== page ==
Kahol said that the last time designers developed a fundamental interaction system with computers they modified the standard keyboard. While it was useful, it was not without its share of drawbacks.

"When we developed the keyboard, we didn't think through how working with it would affect the hands, arms, etc.," Kahol said. "As a result, it created a multimillion dollar industry in treating carpal tunnel syndrome. That is what we want to prevent with multi-touch systems.

"We are going for the preventative, rather than the curative," he added.


'/>"/>

Contact: Skip Derra
skip.derra@asu.edu
480-965-4823
Arizona State University
Source:Eurekalert  

Related biology news :

1. LaserCard Corporation Announces Expansion of Middle East Project
2. UD leads $5.3-million research project on rice epigenetics
3. RSC Project Prospect scoops prestigious award
4. UD leads $5.3-million research project on rice epigenetics
5. USC biomedical team to participate in $6 million low vision project
6. Green alga genome project catalogs carbon capture machinery
7. USDA Cooperative Agreement funds mosquito project at Rutgers
8. Life-saving clean water project secures $13M from Bill & Melinda Gates Foundation
9. UW launches cutting-edge DNA fin-printing project for salmon
10. BIO-key(R) PocketCop(R) Project Leading the Nation According to Televised Report
11. Are current projections of climate change-impacts on biodiversity misleading?
Post Your Comments:
*Name:
*Comment:
*Email:
Related Image:
Project focuses on physical stresses caused by multi-touch electronic devices
(Date:6/7/2016)... 2016  Syngrafii Inc. and San Antonio Credit ... includes integrating Syngrafii,s patented LongPen™ eSignature "Wet" solution ... will result in greater convenience for SACU members ... maintaining existing document workflow and compliance requirements. ... Highlights: ...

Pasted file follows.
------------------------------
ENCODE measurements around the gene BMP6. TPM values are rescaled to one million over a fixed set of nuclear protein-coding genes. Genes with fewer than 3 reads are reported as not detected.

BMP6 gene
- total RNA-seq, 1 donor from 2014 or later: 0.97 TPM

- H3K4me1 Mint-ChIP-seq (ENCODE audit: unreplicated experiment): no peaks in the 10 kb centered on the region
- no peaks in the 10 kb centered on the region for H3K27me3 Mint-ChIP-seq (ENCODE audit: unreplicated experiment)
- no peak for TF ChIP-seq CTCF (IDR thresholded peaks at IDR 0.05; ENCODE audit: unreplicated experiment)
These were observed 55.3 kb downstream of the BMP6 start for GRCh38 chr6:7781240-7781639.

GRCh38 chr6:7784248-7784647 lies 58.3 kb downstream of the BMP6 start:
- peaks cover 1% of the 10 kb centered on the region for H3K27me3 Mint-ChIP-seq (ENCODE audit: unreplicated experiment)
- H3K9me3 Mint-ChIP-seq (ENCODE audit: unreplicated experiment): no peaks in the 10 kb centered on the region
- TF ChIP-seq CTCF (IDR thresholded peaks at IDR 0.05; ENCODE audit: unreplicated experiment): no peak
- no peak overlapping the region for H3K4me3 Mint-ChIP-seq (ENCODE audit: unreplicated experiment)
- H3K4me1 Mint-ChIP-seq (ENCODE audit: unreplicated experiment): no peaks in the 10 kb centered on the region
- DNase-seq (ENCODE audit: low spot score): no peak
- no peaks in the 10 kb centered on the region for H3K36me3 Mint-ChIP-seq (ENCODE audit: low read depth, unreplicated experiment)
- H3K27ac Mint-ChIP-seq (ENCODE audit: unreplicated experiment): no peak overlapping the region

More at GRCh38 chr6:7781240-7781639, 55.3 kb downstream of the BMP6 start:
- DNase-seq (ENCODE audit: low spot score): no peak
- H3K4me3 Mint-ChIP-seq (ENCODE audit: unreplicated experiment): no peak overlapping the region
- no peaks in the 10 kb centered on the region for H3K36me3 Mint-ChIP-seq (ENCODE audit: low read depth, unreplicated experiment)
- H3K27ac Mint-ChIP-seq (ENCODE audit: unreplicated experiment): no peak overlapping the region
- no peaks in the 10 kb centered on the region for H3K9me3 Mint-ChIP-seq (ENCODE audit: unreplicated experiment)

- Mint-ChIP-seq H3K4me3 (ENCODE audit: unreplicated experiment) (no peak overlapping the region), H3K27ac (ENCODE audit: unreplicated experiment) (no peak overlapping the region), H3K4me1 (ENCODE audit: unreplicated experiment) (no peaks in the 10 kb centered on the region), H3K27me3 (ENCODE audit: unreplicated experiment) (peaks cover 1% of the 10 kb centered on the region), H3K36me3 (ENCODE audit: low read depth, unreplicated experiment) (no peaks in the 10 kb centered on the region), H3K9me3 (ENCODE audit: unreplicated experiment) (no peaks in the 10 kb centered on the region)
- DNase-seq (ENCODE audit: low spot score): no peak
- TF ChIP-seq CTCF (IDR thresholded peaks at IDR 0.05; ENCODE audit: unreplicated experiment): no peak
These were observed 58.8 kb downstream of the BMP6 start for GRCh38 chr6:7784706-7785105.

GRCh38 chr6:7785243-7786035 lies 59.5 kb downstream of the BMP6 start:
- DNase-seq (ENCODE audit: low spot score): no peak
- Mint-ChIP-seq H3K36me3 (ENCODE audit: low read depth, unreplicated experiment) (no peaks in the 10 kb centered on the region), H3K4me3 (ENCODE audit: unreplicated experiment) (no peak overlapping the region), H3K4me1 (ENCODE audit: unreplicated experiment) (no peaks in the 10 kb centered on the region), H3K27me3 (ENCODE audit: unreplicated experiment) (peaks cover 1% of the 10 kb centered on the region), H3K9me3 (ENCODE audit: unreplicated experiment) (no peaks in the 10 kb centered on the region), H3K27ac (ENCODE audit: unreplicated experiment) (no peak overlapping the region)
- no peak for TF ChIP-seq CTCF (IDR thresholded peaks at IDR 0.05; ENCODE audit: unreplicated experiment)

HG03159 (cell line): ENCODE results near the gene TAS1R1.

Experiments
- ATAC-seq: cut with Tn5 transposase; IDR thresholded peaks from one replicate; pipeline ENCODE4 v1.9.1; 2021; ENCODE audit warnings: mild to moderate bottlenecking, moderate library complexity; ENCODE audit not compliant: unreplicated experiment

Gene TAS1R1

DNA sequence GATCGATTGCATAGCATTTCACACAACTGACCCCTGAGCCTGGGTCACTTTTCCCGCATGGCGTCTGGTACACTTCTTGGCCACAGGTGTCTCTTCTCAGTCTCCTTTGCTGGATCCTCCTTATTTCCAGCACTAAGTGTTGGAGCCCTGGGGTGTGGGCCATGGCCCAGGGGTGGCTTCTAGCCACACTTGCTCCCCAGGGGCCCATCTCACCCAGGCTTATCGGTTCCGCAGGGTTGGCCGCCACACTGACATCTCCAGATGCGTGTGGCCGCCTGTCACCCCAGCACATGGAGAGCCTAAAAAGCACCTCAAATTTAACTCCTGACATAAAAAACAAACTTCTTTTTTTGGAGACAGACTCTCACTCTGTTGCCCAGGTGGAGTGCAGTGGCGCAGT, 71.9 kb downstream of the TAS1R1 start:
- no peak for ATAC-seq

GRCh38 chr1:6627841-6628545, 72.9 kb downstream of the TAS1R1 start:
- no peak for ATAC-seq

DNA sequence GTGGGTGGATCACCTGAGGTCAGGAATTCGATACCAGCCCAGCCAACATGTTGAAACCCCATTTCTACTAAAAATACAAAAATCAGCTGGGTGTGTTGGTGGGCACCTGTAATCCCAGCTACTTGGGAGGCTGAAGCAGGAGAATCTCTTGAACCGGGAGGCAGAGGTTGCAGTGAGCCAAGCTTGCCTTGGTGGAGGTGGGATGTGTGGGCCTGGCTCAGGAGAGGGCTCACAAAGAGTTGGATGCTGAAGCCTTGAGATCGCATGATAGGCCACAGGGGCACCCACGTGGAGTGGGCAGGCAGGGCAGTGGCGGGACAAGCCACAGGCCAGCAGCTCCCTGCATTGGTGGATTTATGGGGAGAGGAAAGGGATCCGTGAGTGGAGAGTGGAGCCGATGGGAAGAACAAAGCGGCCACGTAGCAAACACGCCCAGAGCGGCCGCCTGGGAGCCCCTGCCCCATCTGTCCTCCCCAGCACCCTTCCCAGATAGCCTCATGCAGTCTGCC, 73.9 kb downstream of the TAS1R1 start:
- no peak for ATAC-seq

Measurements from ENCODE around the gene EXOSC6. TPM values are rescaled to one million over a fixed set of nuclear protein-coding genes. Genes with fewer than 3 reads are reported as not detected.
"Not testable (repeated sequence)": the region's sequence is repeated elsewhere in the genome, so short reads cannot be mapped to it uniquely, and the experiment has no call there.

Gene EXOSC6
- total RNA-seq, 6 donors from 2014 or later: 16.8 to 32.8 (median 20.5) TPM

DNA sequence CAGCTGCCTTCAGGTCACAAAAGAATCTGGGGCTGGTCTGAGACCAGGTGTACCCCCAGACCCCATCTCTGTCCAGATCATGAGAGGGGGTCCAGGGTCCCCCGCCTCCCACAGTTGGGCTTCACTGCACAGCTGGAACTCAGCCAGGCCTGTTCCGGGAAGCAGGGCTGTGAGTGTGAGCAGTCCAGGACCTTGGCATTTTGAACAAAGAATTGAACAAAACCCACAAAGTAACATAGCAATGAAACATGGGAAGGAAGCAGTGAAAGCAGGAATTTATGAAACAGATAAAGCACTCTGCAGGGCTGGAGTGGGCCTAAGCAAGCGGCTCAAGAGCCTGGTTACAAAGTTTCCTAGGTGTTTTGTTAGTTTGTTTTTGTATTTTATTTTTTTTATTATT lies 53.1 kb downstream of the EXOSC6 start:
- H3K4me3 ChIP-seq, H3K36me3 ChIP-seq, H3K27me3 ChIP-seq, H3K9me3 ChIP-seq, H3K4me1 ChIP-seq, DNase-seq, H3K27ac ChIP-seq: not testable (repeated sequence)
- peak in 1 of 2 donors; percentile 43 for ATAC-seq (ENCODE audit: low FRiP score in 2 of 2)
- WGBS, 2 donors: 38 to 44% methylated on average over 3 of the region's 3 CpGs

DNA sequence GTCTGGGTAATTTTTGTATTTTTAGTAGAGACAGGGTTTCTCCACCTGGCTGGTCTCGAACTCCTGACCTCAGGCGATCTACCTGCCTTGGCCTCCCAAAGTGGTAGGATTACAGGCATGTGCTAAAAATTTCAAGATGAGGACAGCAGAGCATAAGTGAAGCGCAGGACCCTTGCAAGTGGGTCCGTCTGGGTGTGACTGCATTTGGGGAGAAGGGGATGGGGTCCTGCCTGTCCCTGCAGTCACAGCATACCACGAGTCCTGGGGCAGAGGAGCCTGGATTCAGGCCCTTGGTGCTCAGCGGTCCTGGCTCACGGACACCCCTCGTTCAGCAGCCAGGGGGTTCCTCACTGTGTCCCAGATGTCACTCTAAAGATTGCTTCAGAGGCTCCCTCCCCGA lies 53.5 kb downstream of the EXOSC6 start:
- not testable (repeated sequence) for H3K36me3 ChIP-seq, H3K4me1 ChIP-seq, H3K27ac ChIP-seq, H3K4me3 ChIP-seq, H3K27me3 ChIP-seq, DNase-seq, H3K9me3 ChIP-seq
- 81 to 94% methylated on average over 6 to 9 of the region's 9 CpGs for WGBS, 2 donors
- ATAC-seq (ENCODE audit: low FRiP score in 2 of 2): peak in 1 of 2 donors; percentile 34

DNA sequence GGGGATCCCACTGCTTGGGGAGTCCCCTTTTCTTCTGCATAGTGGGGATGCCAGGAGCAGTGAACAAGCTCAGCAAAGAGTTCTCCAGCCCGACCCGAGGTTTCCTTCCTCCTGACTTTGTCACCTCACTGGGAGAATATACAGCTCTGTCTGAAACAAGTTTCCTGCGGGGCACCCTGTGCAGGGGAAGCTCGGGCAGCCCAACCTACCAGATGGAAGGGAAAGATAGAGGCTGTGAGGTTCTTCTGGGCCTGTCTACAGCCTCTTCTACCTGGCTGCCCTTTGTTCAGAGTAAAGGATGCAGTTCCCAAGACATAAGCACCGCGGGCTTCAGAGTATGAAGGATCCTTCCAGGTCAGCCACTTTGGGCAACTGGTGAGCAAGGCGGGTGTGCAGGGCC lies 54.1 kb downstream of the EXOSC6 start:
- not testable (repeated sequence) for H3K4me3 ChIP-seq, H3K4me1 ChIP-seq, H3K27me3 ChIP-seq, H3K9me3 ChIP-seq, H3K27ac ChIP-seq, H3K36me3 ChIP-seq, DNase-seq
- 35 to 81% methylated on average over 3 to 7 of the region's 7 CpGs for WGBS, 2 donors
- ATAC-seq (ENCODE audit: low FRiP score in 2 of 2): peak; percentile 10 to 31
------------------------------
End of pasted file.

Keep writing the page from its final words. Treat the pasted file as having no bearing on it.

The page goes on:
(Date:6/2/2016)... Perimeter Surveillance & Detection Systems, Biometrics & ... & Other Service  The latest report from ... of the global Border Security market . Visiongain ... billion in 2016. Now: In November 2015 ... and hardware technologies for advanced video surveillance. ...
(Date:5/16/2016)... 16, 2016   EyeLock LLC , a market ... opening of an IoT Center of Excellence in ... the development of embedded iris biometric applications. ... convenience and security with unmatched biometric accuracy, making it ... from DNA. EyeLock,s platform uses video technology to deliver ...
Breaking Biology News(10 mins):
(Date:6/23/2016)... ... June 23, 2016 , ... Charm Sciences, Inc. is ... has received AOAC Research Institute approval 061601. , “This is another AOAC-RI approval ... Bob Salter, Vice President of Regulatory and Industrial Affairs. “The Peel Plate methods ...
(Date:6/23/2016)... ... June 23, 2016 , ... STACS DNA Inc., the sample tracking ... Arkansas State Crime Laboratory, has joined STACS DNA as a Field Application Specialist. ... Jocelyn Tremblay, President and COO of STACS DNA. “In further expanding our capacity as ...
(Date:6/23/2016)... -- On Wednesday, June 22, 2016, the NASDAQ ... Dow Jones Industrial Average edged 0.27% lower to finish at ... Stock-Callers.com has initiated coverage on the following equities: Infinity Pharmaceuticals ... NKTR ), Aralez Pharmaceuticals Inc. (NASDAQ: ARLZ ... Learn more about these stocks by accessing their free trade ...
(Date:6/23/2016)... , June 23, 2016 ... research report to its pharmaceuticals section with historic ... details and much more. Complete report ... 151 pages, profiling 15 companies and supported with ... http://www.reportsnreports.com/reports/601420-global-cell-culture-media-industry-2016-market-research-report.html . The Global ...
Breaking Biology Technology: